I haven’t given up hope – someone’s bottling my true essence.
There are people who know exactly what you want. They know about the deep desires you keep bottled up. They’ve taken that bottle, redesigned it, added a spray pump, tacked on a name and convinced you that your chance at happiness resides within it.
And you bought it.
I bought it, too. In fact, for the past 10 years I’ve been buying and wearing the same fragrance. It sits on my watchband. It coats my necklaces. It welcomes me on the collars of shirts I rarely launder. It tells me I’m good.
So when it was recently discontinued, I grieved, bought the remaining three bottles on the planet and set out to find a new alcohol-based liquid that would signify to the world my boundless happiness and success.
I wandered into Sephora, a cacophony of beauty on Bloor Street, where an entire wall is devoted to making life not stink.
I scanned the shelves for bottles whose names evoked a promise of bliss. Ocean Lounge. Haute Couture. Cashmere. Eternity.
Other names disturbed me slightly. Insolence. Cucumber. Addict. Some fragrance names attempted no poetry at all. Young Sexy Lovely. Very Irresistible. Envy Me.
The idea of sampling that entire sensory buffet truly threatened my sanity, but before I ran screaming from the store, I saw a little something called Scentsa out of the corner of my eye.
Scentsa is Sephora’s computer system, programmed to tell me what I should smell like based on multiple-choice answers to a series of questions about my style, favourite entertainment, musical likes and food preferences.
Heads up: if you’re a casual girl who likes movies on Saturday night, top-40 tunes and crème brûlée, you’re going to want to stick to floral fragrances with deep, woody notes. Scentsa tossed me up a few dubious suggestions in that category. She Wood? Seriously? That offer made me think Scentsa had mistakenly computed that I was a lesbian until I noticed that the fragrance Love of Pink was not on my list of matches.
But Tweety was on there – as in the cartoon bird. Scentsa had literally pegged me as a Looney Toon. This computer might know too much.
Enter Kevin No and Adi Lando, two members of the Sephora “cast.”
I explained my frustration and enlisted them to help decipher my problems and tell me which vessel of fluid would make them all go away.
The boys let me peek behind their curtain just a bit, and between sips of the Sephora Kool-Aid, they admitted that marketing has a big part to play in their show.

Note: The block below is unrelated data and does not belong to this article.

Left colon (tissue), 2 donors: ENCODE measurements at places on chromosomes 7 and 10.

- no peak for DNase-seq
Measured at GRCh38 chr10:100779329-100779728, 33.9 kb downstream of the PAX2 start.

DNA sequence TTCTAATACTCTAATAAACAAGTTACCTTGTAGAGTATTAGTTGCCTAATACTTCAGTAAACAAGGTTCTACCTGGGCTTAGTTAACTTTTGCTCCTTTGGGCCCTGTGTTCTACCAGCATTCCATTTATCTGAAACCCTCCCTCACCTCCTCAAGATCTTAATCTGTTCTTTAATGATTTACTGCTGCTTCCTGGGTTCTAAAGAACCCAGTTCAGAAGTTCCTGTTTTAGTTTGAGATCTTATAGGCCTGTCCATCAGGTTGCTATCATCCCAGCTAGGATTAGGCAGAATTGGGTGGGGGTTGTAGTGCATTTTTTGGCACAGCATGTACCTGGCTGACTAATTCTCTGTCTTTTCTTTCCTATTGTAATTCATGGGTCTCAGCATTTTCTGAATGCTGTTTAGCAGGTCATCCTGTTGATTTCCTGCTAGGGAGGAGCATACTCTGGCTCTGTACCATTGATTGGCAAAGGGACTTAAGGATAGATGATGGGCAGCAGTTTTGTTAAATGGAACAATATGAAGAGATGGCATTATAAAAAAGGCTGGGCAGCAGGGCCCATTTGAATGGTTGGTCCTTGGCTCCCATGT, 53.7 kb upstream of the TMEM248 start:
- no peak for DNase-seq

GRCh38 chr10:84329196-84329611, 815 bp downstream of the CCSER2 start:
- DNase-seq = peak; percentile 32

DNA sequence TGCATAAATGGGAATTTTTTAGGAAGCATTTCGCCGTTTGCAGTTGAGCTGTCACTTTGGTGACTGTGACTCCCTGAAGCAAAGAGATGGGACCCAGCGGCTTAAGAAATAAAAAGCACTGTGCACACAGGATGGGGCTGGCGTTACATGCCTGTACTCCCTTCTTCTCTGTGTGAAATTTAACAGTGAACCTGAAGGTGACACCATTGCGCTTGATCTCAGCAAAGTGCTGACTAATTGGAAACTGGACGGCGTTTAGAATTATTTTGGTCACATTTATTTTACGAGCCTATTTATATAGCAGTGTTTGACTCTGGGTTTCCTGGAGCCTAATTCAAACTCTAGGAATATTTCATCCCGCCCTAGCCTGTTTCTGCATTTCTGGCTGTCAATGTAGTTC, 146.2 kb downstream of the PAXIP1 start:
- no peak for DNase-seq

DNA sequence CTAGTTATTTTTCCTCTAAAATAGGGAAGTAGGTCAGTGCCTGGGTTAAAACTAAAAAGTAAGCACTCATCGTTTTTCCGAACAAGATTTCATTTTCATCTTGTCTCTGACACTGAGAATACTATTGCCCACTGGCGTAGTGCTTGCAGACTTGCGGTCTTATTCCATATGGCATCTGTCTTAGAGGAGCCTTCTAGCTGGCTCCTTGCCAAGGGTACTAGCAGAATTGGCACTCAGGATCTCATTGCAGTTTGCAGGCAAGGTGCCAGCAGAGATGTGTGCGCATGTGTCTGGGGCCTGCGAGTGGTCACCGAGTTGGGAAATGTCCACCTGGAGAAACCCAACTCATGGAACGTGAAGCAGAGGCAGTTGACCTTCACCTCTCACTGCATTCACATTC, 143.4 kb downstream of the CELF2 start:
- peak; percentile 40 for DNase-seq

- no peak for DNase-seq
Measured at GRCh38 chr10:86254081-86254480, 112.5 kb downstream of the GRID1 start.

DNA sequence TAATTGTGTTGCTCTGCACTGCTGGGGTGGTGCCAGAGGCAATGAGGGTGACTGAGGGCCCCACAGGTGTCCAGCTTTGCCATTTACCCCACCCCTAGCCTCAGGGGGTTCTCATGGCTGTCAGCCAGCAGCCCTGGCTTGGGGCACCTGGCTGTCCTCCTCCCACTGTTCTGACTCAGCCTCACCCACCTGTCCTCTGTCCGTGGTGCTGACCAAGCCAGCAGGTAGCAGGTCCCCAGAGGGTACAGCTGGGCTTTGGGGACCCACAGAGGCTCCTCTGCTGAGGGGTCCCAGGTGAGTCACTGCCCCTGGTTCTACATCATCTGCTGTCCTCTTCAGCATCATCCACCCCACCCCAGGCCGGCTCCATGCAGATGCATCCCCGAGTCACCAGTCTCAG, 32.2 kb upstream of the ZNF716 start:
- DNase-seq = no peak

“Marketing works,” says Kevin. “If it didn’t work, all these companies wouldn’t be doing it all the time.”
Beyond the marketing, though, the gentlemen admit that there are also psychological factors afoot.
“Smells trigger emotions and memories,” No reminds me. If a fragrance can emulate the scent of a consumer’s happy place, they will purchase that subconscious joy by the case. I’d certainly buy vats of Womb if they made it.
Kylee Evans wouldn’t. She’d burn down the factory if she could.
The Toronto-based actor is painfully allergic to fragrances and often has to leave places where some “ignorant” person’s healthy douse instantly triggers in her a pounding headache and nausea. Sephora is Evans’s kryptonite.
She has had to conduct embarrassing witch hunts at places she can’t leave and must make sure that her workspaces are strictly scent-free zones.
Reactions like hers are so common that for the past five years, the Halifax Regional Municipality has had what they call a “No-Scent” encouragement program, which essentially asks Haligonians to be considerate and not stink up the place.
If you keep your eyes open, you’ll see signs asking that spaces remain scent-free everywhere, especially in public institutions. My own doctor won’t so much as depress my tongue if anything I’m emitting is artificial. She breaks out into hives.
“There is a much higher awareness of the problem than there used to be,” says Mike Patton, director of government and media relations at the Canadian Cosmetic, Toiletry and Fragrance Association. “There was a lot of discussion about it two or three years ago, and lots of companies [started] putting out fragrance-free or non-scented products.”
He adds that the industry works hard at educating beauty advisers at fragrance counters to tell people, “You’re wearing too much.”
“The biggest problem,” Patton says, “is that people are overdoing it, and those who wouldn’t normally have a reaction do. If I can’t reach out and touch you, I shouldn’t be able to smell you.” He adds, “A perfume shouldn’t warn of your arrival, and it shouldn’t act as your legacy after you leave.”
I’m rationing my remaining bottles of the old me and have yet to find my new self on any beauty shop shelf. I haven’t given up hope. I know my true essence has been formulated, tested and marketed, and somewhere in an ether it awaits me.